WASHINGTON — The U.S. Senate Sept. 15 delayed a vote on a bill to codify same-sex marriage in federal law until after the midterm elections.

Catholic and other faith leaders opposed to the measure, titled the Respect for Marriage Act, said if it became law, it would jeopardize the religious freedom of millions of Americans "who have sincerely held beliefs" about traditional marriage.

The U.S. House passed the bill July 19 with a large, bipartisan vote of 267-157.

According to The Hill news outlet, the Senate vote delay was announced after a bipartisan group of negotiators decided to give more time to consider "an amendment designed to respond to the concerns of GOP lawmakers who feared the legislation could put churches and other religious institutions at legal risk if Congress voted to codify same-sex marriage rights."

Backers of the bill said the measure already includes language that protects the right of religious institutions or religious business owners to oppose same-sex marriage, but supporters of an amendment said it needs to be more clear.

Another amendment would make clear that marriage is between two people and would not open the door to legalizing polygamy, as some critics of the bill said it will.

Ahead of the House vote, the chairmen of two U.S. bishops' committees urged a vote against the measure.

They also called for a "no vote" on the Right To Contraception Act, which would establish a right in federal law for individuals to obtain and use contraceptives. The House passed that bill July 21.

"It is not lost on us that these bills come in apparent response to the recent U.S. Supreme Court decision in Dobbs v. Jackson Women's Health Organization, which returned to the people the right to protect preborn children and their mothers from abortion," said Archbishop Salvatore J. Cordileone of San Francisco and Archbishop William E. Lori of Baltimore.

The prelates, who issued the joint letter, are the chairmen, respectively, of the U.S. Conference of Catholic Bishops' committees on Laity, Marriage, Family Life and Youth and on Pro-life Activities.

Regarding the Respect for Marriage Act, H.R. 8404, they wrote: "People who experience same-sex attraction should be treated with the same respect and compassion as anyone, on account of their human dignity, and never be subject to unjust discrimination. It was never discrimination, however, to simply maintain that an inherent aspect of the definition of marriage itself is the complementarity between the two sexes."

"Marriage as a lifelong, exclusive union of one man and one woman, and open to new life, is not just a religious ideal -- it is, on the whole, what is best for society in a concrete sense, especially for children," they continued. "The health and socioeconomic benefits of stable family life with a mother and a father are well-established, as are the positive outcomes for children raised in such a home."

After the Supreme Court's 2015 decision in Obergefell v. Hodges, legalizing same-sex marriage, now-retired Archbishop Joseph E. Kurtz of Louisville, Kentucky, stated as the USCCB president at the time: "The law has a duty to support every child's basic right to be raised, where possible, by his or her married mother and father in a stable home."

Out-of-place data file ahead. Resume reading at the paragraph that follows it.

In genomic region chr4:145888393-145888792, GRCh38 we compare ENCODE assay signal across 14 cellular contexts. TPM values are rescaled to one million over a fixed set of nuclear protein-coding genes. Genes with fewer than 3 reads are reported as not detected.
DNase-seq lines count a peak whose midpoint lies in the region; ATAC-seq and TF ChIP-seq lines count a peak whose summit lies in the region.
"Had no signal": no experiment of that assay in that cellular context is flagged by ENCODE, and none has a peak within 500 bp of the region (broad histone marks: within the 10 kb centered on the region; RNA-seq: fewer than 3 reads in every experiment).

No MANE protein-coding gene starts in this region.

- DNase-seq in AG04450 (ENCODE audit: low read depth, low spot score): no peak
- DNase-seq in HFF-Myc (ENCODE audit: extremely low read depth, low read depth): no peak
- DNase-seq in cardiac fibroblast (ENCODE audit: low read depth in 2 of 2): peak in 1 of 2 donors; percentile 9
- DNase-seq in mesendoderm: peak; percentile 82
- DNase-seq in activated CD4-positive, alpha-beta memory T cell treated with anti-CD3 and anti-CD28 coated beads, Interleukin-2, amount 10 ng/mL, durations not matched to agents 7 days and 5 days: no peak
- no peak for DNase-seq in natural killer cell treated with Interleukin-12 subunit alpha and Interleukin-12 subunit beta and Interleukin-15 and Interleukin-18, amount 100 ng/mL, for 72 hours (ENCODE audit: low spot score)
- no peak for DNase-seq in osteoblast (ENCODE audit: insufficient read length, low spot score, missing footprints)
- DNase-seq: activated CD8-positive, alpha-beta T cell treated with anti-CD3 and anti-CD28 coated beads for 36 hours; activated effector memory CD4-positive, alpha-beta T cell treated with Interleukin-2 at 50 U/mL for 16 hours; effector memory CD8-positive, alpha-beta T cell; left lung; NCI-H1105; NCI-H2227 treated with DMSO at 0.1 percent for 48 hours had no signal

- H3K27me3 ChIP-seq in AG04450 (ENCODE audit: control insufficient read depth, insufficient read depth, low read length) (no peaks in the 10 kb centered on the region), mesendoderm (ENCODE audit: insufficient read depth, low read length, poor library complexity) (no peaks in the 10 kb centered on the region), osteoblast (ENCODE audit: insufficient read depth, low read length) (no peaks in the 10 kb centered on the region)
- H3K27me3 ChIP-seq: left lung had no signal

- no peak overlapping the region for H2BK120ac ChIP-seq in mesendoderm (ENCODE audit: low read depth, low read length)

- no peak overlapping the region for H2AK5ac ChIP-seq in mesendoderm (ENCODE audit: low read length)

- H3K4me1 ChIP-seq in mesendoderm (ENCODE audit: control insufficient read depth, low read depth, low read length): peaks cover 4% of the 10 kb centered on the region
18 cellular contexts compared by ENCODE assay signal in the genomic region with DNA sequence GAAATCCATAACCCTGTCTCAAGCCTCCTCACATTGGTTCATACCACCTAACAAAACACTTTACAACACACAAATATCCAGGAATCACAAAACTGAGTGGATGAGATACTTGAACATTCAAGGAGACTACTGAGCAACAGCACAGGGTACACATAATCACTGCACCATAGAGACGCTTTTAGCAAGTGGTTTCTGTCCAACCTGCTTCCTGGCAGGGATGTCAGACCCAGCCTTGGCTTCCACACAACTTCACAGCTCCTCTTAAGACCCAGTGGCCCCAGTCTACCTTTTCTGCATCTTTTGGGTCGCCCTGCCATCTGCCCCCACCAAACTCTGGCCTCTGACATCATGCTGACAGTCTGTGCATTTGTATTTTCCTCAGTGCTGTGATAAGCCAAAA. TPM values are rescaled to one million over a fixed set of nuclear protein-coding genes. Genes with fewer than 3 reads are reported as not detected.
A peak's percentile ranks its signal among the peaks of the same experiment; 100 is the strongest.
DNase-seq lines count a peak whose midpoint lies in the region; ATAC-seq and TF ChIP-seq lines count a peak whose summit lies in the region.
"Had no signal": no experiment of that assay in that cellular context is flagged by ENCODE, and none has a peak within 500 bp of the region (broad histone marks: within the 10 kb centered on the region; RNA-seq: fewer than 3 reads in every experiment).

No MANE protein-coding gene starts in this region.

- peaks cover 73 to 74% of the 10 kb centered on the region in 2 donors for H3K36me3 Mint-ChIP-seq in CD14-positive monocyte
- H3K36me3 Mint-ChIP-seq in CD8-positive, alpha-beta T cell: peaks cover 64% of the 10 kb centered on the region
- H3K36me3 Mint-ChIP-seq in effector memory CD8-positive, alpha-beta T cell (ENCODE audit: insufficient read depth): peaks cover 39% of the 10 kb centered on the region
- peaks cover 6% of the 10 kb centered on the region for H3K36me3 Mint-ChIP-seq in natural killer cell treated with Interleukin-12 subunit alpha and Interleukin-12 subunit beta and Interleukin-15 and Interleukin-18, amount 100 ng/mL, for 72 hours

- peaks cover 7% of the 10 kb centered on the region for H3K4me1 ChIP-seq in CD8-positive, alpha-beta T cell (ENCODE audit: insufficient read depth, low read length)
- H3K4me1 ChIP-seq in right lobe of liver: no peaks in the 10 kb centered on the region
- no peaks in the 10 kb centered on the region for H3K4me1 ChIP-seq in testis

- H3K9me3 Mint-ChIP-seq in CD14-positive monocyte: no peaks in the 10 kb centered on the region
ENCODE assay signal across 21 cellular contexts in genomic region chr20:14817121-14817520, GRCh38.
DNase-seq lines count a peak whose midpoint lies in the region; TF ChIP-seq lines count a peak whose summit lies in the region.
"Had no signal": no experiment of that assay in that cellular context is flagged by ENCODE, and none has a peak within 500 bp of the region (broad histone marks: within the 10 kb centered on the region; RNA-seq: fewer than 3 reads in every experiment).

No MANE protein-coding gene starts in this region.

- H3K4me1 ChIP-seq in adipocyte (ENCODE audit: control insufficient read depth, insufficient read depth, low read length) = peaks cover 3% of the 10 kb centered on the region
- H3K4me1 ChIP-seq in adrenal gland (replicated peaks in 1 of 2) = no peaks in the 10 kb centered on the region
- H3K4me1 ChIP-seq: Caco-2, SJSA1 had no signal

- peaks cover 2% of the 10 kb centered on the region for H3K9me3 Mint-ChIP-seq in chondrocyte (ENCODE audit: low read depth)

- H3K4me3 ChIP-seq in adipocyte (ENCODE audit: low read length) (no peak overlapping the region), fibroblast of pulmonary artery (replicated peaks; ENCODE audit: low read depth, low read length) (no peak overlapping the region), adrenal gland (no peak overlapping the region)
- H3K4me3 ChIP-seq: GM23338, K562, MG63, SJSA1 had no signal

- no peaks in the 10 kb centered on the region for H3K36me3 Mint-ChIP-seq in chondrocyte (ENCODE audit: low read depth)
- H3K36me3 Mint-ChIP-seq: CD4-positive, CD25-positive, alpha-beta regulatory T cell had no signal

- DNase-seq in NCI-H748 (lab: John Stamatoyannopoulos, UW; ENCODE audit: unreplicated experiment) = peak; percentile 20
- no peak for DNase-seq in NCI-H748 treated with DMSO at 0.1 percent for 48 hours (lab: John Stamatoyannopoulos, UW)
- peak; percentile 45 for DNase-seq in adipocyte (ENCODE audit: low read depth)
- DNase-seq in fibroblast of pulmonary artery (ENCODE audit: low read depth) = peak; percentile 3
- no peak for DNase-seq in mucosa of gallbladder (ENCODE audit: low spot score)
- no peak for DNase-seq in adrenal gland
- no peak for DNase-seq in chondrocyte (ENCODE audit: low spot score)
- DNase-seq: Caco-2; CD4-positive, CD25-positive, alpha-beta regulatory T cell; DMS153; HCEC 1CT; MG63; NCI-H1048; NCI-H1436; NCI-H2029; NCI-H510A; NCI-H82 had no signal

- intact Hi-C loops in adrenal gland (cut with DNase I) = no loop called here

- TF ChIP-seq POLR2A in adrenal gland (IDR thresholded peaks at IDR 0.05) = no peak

"Same-sex civil marriage has further diminished that fulfillment of that right, both directly and indirectly as -- like contraception -- it disassociates marriage and sexual actions from the responsibilities of childbearing," Archbishops Cordileone and Lori said.

"This, in turn, reinforces existing negative dynamics in our society that have already done so much damage, such as with respect to fatherlessness."

They added, "Since marriage redefinition, governments continue to threaten the conscience and religious freedom of individuals such as wedding vendors, and entities such as foster care providers, who seek to serve their communities without being punished for their long-standing and well-founded beliefs."

Regarding the Right to Contraception Act, H.R. 8373, Archbishops Cordileone and Lori pointed out what they called "extreme and dangerous policy changes" in the bill.

Among other provisions, they said, it "would dramatically alter the landscape of informed consent laws and conscience protections around contraception, including abortion-causing drugs."

If it becomes law, it also "would render invalid informed consent laws, waiting periods, and other federal and state laws and regulations applicable to patients, including minors, with respect to sterilization and contraceptives, including emergency contraception and contraceptives that can cause early abortions," they said.

It also would make the Religious Freedom Restoration Act "inapplicable as to those items and would invalidate conscience protections on the basis that they impede access to these products and procedures."

"The Catholic Church teaches that contraception diminishes respect for the dignity of the human person," Archbishops Cordileone and Lori said, "and multiple studies on different aspects of contraception demonstrate that it can be harmful to women's health and well-being and does not lead to fewer abortions."

It is not clear if or when the Senate will take up the Right to Contraception Act.

The push in Congress to codify a right to same-sex marriage and contraception in federal law followed remarks by Justice Clarence Thomas in the Dobbs ruling that the court should reconsider the Obergefell decision and others. But the majority opinion in Dobbs said the ruling only concerned a constitutional right to abortion.